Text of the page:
A fourteen-hour road trip to Senegal squashed in the back of a minibus provided further opportunity for meditation and Zen focus, but such trials were always placed into sharp relief when talking with Senegambians about their everyday struggle. Continue reading

Writing and Repair – A Healing Justice Conversation

Ahead of the first in the series of Healing Arts workshops, run by Voices That Shake!’s Healing Justice collective, here’s some nourishing quotes from writers on the healing power of writing: a conversation between Audre Lorde, James Baldwin, bell hooks, Toni Cade Bambara, Toni Morrison, Gloria E. Anzaldúa, Junot Díaz and others.

And a link to the essay that derives one of my favourite go-to quotes (which I’ve possibly mentioned on every single Shake! course is also up here: “Creativity is the Immune System of the Mind…”).

 

 

 

 

 

 

 


bell hooks:
Writing is my passion. It is a way to experience the ecstatic. The root understanding of the word ecstasy—“to stand outside”—comes to me in those moments when I am immersed so deeply in the act of thinking and writing that everything else, even flesh, falls away.

Arthur Koestler: There is no sharp dividing line between self-repair and self realisation. All creative activity is a kind of do-it-yourself therapy, an attempt to come to terms with traumatising challenges

Toni Morrison: There is no time for despair, no place for self-pity, no need for silence, no room for fear. We speak, we write, we do language. That is how civilizations heal.

Maya Angelou: When I am writing, I am trying to find out who I am, who we are, what we’re capable of, how we feel, how we lose and stand up, and go on from darkness into darkness. I’m trying for that. But I’m also trying for the language. I’m trying to see how it can really sound. I really love language. I love it for wate it does for us, how it allows us to explain the pain and the glory, the nuances and delicacies of our existence. And then it allows us to laugh, allows us to show wit. Real wit is shown in language. We need language.
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Continent Chop Chop doc doc

Here’s the freshly released documentary from Virtual Migrants touring theatrical performance #ContinentChopChop.We laboured, loved and learned long and hard on this project and will be taking the essence of this theatre-film-poetry-music-digital-arts-community-engaging-connecting-politics-intervening stylee mash-up forward in new ways over the coming years. More ripples soon…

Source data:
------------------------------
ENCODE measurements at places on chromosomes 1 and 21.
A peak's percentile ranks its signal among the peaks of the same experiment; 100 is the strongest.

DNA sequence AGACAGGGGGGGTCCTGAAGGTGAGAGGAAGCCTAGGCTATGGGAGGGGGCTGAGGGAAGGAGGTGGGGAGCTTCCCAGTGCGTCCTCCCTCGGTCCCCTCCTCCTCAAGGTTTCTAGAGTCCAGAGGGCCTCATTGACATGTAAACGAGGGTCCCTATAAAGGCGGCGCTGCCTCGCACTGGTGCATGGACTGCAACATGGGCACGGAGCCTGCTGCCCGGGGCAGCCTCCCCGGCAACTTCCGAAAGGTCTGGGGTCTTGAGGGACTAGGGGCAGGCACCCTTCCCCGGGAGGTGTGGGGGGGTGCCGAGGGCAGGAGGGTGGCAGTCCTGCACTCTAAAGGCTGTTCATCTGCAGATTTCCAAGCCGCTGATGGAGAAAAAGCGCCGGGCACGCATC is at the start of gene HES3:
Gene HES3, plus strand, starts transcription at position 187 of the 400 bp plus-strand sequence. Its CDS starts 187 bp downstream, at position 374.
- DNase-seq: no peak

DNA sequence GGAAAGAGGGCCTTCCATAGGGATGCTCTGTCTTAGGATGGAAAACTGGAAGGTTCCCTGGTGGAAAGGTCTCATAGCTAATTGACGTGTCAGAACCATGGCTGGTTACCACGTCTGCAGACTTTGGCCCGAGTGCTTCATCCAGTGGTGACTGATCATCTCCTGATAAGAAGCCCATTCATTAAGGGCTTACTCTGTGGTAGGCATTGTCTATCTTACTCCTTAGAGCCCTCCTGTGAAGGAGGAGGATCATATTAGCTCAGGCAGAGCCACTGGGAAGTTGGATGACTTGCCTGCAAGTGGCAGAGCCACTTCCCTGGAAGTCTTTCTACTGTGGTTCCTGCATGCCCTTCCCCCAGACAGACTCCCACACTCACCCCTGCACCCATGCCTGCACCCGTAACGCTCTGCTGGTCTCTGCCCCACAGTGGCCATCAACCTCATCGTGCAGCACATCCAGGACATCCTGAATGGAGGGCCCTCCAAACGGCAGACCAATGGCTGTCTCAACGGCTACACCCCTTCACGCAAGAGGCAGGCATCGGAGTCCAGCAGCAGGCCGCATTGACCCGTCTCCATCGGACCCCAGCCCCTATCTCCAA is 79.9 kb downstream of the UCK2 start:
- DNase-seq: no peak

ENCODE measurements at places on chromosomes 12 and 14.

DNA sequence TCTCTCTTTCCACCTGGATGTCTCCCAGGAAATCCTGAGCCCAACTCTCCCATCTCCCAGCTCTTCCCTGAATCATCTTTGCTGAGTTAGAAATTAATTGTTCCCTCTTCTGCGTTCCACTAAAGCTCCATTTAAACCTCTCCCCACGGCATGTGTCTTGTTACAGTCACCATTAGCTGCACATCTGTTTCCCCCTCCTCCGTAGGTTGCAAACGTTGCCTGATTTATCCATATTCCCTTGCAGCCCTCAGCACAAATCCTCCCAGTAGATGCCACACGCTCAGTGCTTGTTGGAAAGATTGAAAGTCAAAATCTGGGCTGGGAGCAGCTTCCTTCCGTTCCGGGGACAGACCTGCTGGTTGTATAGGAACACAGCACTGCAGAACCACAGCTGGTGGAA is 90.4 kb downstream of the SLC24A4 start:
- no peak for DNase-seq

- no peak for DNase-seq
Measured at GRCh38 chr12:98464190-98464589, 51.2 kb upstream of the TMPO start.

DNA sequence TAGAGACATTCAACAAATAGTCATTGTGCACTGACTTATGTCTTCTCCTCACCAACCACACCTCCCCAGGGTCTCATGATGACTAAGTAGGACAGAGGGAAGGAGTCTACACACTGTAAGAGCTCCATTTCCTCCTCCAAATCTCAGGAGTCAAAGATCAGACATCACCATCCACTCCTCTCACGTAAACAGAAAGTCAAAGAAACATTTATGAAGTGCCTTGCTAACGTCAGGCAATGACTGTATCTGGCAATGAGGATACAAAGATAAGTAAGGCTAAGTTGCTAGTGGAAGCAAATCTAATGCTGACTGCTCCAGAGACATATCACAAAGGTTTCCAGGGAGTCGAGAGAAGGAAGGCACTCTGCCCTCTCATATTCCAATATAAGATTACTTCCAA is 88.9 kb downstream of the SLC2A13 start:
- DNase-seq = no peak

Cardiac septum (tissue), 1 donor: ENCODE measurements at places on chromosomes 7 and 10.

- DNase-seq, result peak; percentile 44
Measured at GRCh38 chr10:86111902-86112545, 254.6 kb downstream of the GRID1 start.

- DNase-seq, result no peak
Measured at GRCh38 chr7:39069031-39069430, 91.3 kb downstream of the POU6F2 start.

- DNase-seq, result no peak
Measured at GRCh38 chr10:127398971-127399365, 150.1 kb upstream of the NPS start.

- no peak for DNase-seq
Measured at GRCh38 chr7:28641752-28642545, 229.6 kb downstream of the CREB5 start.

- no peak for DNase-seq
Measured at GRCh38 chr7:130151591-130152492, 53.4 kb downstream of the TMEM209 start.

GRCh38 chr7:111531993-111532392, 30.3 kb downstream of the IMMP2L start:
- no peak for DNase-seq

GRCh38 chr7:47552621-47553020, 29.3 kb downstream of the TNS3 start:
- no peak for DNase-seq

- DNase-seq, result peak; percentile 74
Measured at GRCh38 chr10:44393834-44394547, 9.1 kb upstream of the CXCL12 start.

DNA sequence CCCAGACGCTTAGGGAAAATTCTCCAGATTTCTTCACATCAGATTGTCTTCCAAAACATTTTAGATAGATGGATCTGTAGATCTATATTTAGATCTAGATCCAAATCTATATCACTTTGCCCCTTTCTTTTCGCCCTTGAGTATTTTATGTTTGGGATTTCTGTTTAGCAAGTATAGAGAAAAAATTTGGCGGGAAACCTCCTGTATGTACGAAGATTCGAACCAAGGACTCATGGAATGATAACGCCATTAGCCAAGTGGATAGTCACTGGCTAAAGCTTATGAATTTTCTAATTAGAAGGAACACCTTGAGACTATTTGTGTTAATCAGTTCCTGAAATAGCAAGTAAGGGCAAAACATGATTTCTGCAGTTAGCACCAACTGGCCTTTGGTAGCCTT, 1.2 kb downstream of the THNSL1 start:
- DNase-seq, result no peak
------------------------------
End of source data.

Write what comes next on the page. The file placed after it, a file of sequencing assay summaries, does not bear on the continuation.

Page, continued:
[repost from http://virtualmigrants.net/film/continent-chop-chop-documentary/%5D

Continent Chop Chop documentary re-launches critical climate justice creativity by Virtual Migrants

At the end of 2015 Virtual Migrants toured Continent Chop Chop, an innovative theatrical performance which is now the short film – the Continent Chop Chop documentary.  This film exposes the complex process involved in making an authentic artist-activist statement that avoids being didactic, doesn’t pull punches, and steers away from the common trappings of climate change art and performance.

Here it is, please leave comments below or watch it directly on YouTube and leave comments there: www.youtube.com/watch?v=FAPKS3IobTk.

Background to the Continent Chop Chop Documentary

‘Continent Chop Chop’ is a touring transmedia production linking narratives of climate change to the broader issues of poverty, race and social justice. Using interwoven narratives portrayed through music, poetry, and projected imagery, it will ask:

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Creativity is the Immune System of the Mind…

Continent Chop Chop director Amanda Huxtable recently invited contributions for her Pearl’s Project with Huddersfield Literature Festival. Inspired by Maya Angelou, Amanda’s call was for people to share their pearls – “something you have kept with you ever since you first read it… a line from a novel, a poem or non fiction. It’s precious, it’s powerful. It leaves nothing unsaid in only a few words. Words powerful, strong and as precious as any pearl could be”.

Here’s mine that I hold dear from good friend, writer, artist and founder of Artists in Mind, John Holt:

 

Creativity is the immune system of the mind and the source of the mythic.”